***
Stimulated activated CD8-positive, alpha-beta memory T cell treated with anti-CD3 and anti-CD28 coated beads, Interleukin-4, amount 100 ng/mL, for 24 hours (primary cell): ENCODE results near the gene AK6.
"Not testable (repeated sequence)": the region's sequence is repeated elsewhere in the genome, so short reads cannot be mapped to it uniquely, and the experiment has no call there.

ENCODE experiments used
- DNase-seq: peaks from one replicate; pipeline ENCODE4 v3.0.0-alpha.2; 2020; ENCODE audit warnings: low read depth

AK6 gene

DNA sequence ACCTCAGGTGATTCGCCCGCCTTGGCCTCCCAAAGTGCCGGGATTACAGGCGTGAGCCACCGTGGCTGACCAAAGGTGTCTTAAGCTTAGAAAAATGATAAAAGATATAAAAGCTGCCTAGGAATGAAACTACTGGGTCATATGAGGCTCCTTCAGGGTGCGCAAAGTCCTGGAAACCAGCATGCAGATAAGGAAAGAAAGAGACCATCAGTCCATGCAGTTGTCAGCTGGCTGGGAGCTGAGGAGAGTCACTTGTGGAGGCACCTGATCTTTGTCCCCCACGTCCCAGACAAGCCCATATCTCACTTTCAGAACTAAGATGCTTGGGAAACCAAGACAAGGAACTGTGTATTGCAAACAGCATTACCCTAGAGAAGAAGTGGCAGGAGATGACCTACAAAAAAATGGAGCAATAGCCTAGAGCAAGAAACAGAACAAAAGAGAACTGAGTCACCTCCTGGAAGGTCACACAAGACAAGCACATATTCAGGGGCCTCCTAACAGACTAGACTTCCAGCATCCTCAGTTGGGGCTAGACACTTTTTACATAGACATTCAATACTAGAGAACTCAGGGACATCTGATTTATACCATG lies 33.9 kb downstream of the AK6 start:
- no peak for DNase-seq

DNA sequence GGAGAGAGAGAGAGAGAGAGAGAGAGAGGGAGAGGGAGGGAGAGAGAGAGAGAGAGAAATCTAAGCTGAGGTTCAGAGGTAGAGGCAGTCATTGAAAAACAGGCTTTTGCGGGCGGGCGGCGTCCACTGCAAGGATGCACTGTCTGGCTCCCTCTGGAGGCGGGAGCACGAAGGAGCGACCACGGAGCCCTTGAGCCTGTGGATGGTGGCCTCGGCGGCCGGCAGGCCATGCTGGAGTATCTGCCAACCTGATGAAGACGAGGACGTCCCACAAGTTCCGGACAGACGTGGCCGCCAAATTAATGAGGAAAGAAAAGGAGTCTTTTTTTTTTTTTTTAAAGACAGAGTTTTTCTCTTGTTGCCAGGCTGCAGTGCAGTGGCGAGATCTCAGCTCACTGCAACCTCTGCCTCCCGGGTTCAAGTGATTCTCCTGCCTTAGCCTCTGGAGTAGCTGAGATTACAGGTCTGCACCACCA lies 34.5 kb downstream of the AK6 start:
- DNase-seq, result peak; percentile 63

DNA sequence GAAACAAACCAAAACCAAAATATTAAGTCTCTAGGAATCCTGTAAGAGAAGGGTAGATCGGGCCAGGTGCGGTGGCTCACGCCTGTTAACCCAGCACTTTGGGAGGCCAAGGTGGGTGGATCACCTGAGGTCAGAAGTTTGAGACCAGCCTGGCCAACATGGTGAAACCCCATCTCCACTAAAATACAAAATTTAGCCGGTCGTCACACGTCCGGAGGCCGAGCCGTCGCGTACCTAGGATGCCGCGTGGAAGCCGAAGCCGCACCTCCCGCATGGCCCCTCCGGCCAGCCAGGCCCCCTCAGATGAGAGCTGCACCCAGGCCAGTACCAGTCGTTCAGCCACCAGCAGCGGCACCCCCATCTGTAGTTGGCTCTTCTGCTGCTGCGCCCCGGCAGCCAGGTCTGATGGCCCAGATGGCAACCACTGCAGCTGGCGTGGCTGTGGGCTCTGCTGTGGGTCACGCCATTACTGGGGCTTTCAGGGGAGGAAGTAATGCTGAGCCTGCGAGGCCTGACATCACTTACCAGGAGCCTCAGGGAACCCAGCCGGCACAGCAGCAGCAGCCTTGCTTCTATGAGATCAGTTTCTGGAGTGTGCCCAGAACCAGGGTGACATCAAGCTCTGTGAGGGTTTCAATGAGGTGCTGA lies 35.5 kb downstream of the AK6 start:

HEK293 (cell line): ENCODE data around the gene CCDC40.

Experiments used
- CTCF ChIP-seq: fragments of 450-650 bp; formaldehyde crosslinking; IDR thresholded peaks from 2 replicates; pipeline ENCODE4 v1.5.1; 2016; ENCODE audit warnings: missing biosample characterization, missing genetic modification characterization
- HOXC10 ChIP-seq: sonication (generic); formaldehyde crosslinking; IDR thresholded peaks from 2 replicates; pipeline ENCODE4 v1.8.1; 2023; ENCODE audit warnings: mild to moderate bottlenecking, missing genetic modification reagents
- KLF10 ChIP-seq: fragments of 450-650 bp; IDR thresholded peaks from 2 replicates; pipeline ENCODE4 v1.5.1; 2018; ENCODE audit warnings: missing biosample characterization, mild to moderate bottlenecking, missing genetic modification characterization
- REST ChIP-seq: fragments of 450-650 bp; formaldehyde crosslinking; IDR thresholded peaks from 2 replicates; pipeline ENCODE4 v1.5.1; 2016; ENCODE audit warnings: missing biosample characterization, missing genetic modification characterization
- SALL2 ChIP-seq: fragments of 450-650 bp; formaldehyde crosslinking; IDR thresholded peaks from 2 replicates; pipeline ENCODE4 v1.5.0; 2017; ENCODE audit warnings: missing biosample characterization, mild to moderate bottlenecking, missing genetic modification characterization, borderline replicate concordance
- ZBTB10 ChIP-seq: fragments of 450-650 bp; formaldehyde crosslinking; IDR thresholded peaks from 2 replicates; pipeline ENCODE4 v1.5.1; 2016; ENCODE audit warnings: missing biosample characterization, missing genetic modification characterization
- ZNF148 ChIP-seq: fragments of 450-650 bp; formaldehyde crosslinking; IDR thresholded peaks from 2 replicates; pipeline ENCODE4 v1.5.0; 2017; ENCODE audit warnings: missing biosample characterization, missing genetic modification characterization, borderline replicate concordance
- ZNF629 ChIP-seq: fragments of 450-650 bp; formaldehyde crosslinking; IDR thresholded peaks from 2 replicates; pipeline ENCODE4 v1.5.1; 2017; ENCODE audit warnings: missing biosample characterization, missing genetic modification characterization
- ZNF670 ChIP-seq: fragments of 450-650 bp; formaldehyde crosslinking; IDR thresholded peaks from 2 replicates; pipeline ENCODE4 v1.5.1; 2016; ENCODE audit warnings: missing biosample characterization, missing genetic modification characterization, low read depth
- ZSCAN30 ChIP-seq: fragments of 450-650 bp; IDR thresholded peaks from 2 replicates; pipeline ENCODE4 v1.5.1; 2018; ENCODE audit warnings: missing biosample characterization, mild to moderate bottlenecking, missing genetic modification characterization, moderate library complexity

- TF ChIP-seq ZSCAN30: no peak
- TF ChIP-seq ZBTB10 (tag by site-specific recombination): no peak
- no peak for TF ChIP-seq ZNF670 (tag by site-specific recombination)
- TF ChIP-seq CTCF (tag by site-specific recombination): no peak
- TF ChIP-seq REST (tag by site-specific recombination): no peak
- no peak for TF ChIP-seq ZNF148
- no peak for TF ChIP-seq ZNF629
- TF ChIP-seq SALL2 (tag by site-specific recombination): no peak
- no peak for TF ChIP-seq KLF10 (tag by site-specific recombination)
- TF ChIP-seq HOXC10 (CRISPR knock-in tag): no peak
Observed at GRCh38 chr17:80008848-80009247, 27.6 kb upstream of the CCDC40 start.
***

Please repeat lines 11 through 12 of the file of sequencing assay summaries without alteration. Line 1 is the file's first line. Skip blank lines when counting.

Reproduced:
HEK293 (cell line): ENCODE data around the gene CCDC40.

Experiments used